Have you ever loved a phrase enough to want to use it, surround yourself with it, and try to live by it? Being that I am an avid reader and writer, I often annotate text and highlight my favorite words and concepts. They frequently inspire new poems and workshops. When something truly resonates, the intention immediately becomes to integrate it into my life as a new way of being and/or doing.I can’t seem to remember the book where it came from, but I do recall a phrase that really put things into perspective for me several years ago. That phrase was “forever incomplete.” I had always considered myself to be that way, but I wasn’t sure how to express it in words. So someone did it for me, as people often do, and I will be forever grateful for the wisdom of others and for the gift of words. This phrase, “forever incomplete,” essentially sums up how I wish to be known.
I would like part of my eulogy to read as follows:
Terri was an avid reader, a student of the School of life—she could never get enough wisdom to feed her soul. She was most passionate about the mind. She studied ways to self-empower and sought to find a life of greater meaning and satisfaction. She considered herself to be “forever incomplete.”
Each day Terri set the intention to become a better and brighter version of herself—choosing to “grow through life,” not simply, “go through life.” Her desire to evolve was contagious and so she planted many seeds in others, nurtured them, and helped them to grow. Terri believed that everyone has the potential to unwrap, unlock, unleash, and emerge happier.
Everyone knows that I love nothing more than to share in a meaningful conversation with someone. I think it’s essential to be able to ask yourself those powerful questions that will ultimately guide your life in the right direction. One of the questions I ask people to reflect upon is, “What do you wish to be your legacy?” In my first book I even asked my readers to create their very own eulogy, just as I have done here.
The reason for doing this is not at all morbid—the opposite, in fact, is true. The purpose of such an exercise is to assess whether you are manifesting your deepest desires and yearnings. This way, if you’re not, you still have time to revise your plan—another chance to get it right.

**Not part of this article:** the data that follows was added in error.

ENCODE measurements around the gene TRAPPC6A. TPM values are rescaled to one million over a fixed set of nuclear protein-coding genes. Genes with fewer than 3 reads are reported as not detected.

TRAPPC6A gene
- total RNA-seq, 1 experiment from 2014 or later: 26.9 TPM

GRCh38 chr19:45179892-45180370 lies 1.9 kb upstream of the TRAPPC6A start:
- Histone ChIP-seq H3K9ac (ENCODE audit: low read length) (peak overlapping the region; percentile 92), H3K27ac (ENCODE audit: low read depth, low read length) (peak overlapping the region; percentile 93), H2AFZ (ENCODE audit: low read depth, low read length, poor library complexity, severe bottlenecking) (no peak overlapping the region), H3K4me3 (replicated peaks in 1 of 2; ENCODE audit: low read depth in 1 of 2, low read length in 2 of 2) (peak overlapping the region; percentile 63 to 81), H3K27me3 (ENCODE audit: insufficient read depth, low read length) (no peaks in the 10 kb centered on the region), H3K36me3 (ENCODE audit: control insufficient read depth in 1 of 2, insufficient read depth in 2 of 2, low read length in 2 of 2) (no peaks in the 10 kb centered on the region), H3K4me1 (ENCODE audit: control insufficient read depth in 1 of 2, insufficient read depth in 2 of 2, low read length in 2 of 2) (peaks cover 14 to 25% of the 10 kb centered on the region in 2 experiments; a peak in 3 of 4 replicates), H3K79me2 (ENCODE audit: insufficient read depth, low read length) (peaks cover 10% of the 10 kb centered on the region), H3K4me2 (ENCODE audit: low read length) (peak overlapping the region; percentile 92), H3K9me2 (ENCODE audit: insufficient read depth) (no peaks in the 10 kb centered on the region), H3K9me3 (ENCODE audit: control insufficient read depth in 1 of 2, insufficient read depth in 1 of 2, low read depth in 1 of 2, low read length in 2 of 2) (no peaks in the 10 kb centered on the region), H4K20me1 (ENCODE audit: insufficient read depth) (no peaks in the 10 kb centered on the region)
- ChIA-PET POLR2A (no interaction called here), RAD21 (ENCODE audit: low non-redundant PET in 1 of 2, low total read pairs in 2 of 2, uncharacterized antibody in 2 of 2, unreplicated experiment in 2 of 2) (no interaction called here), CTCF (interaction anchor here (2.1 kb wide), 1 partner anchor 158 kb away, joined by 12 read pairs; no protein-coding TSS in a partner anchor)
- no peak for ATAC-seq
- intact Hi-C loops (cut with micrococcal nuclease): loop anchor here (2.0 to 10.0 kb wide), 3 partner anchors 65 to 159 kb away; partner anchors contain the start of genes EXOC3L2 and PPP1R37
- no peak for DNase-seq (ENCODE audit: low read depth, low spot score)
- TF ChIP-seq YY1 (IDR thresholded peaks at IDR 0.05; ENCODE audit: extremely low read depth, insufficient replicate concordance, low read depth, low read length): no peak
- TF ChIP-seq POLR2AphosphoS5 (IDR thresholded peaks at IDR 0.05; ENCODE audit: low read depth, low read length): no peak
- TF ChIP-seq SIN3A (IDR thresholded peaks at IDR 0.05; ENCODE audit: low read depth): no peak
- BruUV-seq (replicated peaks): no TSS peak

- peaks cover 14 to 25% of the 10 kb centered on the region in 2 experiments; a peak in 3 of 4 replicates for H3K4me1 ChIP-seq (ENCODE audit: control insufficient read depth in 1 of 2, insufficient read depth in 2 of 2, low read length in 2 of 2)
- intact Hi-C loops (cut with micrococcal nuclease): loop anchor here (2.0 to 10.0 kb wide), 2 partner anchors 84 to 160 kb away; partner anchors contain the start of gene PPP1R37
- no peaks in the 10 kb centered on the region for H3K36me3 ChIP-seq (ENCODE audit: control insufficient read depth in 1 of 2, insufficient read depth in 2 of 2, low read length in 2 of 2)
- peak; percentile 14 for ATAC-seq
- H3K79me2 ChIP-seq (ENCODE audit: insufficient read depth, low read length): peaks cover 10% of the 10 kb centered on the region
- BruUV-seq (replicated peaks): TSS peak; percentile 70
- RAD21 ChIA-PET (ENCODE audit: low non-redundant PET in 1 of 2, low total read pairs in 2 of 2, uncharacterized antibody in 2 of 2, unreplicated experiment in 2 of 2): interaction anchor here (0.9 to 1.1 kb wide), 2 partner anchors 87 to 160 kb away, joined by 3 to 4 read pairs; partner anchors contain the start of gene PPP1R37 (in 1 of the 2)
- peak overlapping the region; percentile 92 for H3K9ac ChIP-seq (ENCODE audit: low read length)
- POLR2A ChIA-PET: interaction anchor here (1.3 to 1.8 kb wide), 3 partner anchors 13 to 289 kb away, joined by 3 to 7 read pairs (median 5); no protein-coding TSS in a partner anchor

Given that we are all mortal beings, we all have a beginning: our birth, and an end: our death. What’s most important is what we do with our time in between, which has been so beautifully and eloquently referred to by Linda Ellis as “The Dash.”
I believe that we are all “forever incomplete”—a work of art in progress. There is always room for improvement. We are never going to be perfect or complete—all we can strive for is wholeness. By that I mean the following: All we need to seek is a better and brighter version of ourselves so that we can ultimately shine our unique light and realize our true potential in this lifetime.
A few weeks ago my coach brought up the idea of versions of herself, and I was utterly fascinated—so intrigued, in fact, that I decided to assess the different versions of myself that I’ve moved through since birth. It was a very interesting assignment, to say the least.
I discovered five different versions of me. They were all necessary chapters, one evolving into the next, allowing me to emerge as who I am today. Am I most proud of this latest version of me? No, because in being whole, I’m proud of all of me—of every version of me. Each stage has been instrumental in forming the next; each one has carried its life lessons and wisdom. I have no regrets. I am choosing to live in the present and work towards the future—towards my bigger life—towards still better versions of myself.
What do you wish to be your legacy? How many versions of you can you count? Dig deep and ask yourself those questions that beg you to stretch and expand your comfort zone. Get vulnerable, for as my precious son reminded me just the other day, it’s really the only way to grow.